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What we’re reading on Dead Good this month

If you’re anything like us, your next read is influenced by your friends, family, and book club pals who tell you that you’ve just got to read the book they’re currently hooked on. Here at Dead Good HQ, we’re always recommending books to each other (without, crucially, giving away any spoilers), so we thought it was time we start writing these down…

Every month, we’ll round up the thrillers and crime books that we have read and enjoyed, including the latest releases, and give our honest reviews. We’ll also be including some reader reviews – so get in touch in the comments below or on our Facebook page with your own recommendations!

Crime and thriller books we read in September

The Last Devil to Die by Richard Osman

The Last Devil to Die by Richard Osman

I’ve been a big fan of the Thursday Murder Club series since book one, and The Last Devil to Die honestly exceeded my (already very high) expectations. This time around the gang are investigating the murder of a close friend, an antiques expert who died protecting a mysterious package.

The Last Devil To Die is funny, it’s twisty and the relationships between the characters are progressing in such a satisfying way (Chris and Patrice! Donna and Bogdan!), but the thing that really struck me this time was its emotional depth. Ibrahim reflecting on his youth, Stephen’s gradual descent into dementia: both are beautifully written and made me well up. My mum said it was Richard Osman’s best one yet, and I have to agree.

Francesca Pymm, Social Media Manager


Everyone Here is Lying by Shari Lapena

I picked up Shari Lapena’s latest novel as I wanted to read something with a gripping plot but a familiar setting, packed with intrigue, complicated relationships, and murky motives. (Could it be because I’ve recently been watching Desperate Housewives? Hard to say…)

Everyone Here Is Lying did not disappoint. When nine-year-old Avery Wooler goes missing, the quiet suburban neighbourhood of Stanhope becomes a crime scene. With everyone a potential suspect (or silent witness), neighbourly friendliness turns to animosity and lives fall apart as secrets come out. This book counts Lisa Jewell and Claire Douglas among its fans, and it’s easy to see why; I read it from start to finish in just 24 hours!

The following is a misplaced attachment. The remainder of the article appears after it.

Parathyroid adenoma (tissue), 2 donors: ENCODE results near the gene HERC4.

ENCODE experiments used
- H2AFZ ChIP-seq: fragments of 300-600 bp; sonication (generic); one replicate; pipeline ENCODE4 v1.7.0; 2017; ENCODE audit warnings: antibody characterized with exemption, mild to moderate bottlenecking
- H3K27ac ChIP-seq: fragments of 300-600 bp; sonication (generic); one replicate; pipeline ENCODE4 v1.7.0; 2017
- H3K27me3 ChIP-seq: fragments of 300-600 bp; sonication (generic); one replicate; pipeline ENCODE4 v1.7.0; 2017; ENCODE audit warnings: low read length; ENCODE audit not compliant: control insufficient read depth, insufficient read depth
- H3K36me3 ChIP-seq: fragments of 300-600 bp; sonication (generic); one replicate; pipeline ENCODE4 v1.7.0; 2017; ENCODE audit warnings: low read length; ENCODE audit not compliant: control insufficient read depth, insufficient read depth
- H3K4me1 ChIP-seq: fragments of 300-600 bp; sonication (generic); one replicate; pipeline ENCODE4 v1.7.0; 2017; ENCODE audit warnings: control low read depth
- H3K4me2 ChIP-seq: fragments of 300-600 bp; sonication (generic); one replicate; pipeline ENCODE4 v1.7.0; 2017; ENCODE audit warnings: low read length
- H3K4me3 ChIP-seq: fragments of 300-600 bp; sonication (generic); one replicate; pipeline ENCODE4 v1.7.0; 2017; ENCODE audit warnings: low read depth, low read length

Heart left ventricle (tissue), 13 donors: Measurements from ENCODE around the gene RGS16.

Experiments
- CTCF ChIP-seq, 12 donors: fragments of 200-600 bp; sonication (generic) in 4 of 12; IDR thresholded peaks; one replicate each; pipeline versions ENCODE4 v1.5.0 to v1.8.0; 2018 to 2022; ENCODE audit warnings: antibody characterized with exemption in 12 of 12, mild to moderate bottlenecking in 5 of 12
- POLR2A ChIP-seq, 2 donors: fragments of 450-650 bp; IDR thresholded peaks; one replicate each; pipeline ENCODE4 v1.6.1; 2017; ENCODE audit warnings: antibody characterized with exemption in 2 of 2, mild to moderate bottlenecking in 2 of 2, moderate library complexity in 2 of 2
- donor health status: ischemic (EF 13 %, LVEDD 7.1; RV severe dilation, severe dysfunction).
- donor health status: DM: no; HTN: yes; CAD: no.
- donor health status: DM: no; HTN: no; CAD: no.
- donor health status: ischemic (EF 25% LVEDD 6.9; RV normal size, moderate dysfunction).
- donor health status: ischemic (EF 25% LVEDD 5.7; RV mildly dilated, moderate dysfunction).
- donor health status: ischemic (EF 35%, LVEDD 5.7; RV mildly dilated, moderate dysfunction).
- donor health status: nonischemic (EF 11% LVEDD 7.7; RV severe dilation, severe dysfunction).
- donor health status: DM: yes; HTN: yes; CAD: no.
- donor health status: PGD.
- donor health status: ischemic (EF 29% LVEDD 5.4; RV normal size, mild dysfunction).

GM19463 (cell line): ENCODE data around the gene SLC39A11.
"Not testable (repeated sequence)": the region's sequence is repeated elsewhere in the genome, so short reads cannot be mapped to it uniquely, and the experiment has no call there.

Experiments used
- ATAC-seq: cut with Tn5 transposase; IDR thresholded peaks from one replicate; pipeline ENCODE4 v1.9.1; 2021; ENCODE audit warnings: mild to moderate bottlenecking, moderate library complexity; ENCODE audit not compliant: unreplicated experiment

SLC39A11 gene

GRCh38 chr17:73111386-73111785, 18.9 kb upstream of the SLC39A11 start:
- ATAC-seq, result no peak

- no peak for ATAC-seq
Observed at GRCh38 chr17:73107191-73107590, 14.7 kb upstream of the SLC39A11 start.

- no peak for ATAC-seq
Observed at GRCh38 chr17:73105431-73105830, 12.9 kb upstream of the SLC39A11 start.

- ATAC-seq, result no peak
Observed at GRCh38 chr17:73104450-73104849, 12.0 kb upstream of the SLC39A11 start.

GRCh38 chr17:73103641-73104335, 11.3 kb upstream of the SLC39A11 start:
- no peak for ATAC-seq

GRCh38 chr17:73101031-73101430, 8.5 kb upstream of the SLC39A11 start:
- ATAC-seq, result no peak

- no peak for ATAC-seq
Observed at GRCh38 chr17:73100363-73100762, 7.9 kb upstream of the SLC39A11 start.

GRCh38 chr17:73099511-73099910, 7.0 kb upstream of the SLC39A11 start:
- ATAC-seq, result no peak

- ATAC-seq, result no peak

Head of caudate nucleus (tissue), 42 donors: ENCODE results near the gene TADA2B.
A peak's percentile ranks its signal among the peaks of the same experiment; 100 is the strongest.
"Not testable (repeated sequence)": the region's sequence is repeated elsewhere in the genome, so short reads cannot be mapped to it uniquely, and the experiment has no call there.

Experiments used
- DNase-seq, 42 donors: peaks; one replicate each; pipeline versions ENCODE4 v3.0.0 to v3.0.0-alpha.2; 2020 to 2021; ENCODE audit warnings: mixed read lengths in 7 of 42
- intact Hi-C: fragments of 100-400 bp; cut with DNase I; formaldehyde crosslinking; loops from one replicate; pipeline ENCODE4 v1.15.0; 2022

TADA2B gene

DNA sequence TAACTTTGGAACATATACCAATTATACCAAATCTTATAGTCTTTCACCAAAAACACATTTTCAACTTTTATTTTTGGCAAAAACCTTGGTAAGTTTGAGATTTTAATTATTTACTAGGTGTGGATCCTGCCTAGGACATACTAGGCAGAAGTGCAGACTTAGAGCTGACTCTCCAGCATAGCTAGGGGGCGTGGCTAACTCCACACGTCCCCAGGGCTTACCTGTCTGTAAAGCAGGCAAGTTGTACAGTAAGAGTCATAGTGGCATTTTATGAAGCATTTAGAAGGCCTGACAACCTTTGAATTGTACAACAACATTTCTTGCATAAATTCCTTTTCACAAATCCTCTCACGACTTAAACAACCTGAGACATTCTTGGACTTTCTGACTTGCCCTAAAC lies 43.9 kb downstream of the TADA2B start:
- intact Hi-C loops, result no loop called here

Rachel Deeley, Digital Editor

The Simple Truth by James Buckler

The Simple Truth by James Buckler

I’m relatively new to the legal thriller genre, but the premise of The Simple Truth had me hooked. When a young woman is found dead in her car, the police rule it as a suicide. Her mother, however, thinks it was murder – and the young lawyer who is sent to make her sign an NDA soon agrees. As he starts his own investigation, he uncovers secrets, corruption, and puts his own life in danger.

I read most of this book in one sitting. I loved the slow-burn of the plot, the subtle details that are gradually revealed, and its unpredictability: every time I thought I’d figured something out, there would be a twist. I’m definitely a legal thriller convert!

Katie Russell, Content Lead, Dead Good

The Dive by Sara Ochs

The Dive by Sara Ochs

This was the perfect end-of-summer book for me. The story follows scuba instructor Cass, who is leading a seemingly idyllic life on the island of Koh Sang with her new fiancé and group of fellow ex-pat friends.

Early on, we learn that Cass has come to the island to escape a dark past. And someone has started writing mysterious notes to remind her that she can’t leave it behind.

Sara Ochs packs so much action into this punchy thriller. She drops intricate clues throughout every chapter and the story’s conclusion felt vivid and carefully plotted.
The only downside is that it might put you off planning your next island getaway!

Izzie Thomas, Channel Lead, Dead Good

The Wych Elm by Tana French

The Wych Elm by Tana French

The Wych Elm is one of a handful of titles that I have begged people to read even before I’ve finished it. I loved Tana French’s atmospheric writing, the building unease and multiple twists and turns.

The story follows Toby, a young art dealer who is brutally attacked after returning to his Dublin flat after a night out. Broken mentally and physically, he retreats to his family’s country pile to recover. However, his nerves are shaken once more when a skull is found buried within a tree in the garden and he must question his idyllic childhood memories and the family he thought he knew.

The perfect blend of mystery, intrigue and family drama makes this novel a compelling read which I’ll continually recommend.

Sarah McKenna, Digital Editor

What are you reading at the moment? Let us know in the comments below, and we might include your response in next month’s article!

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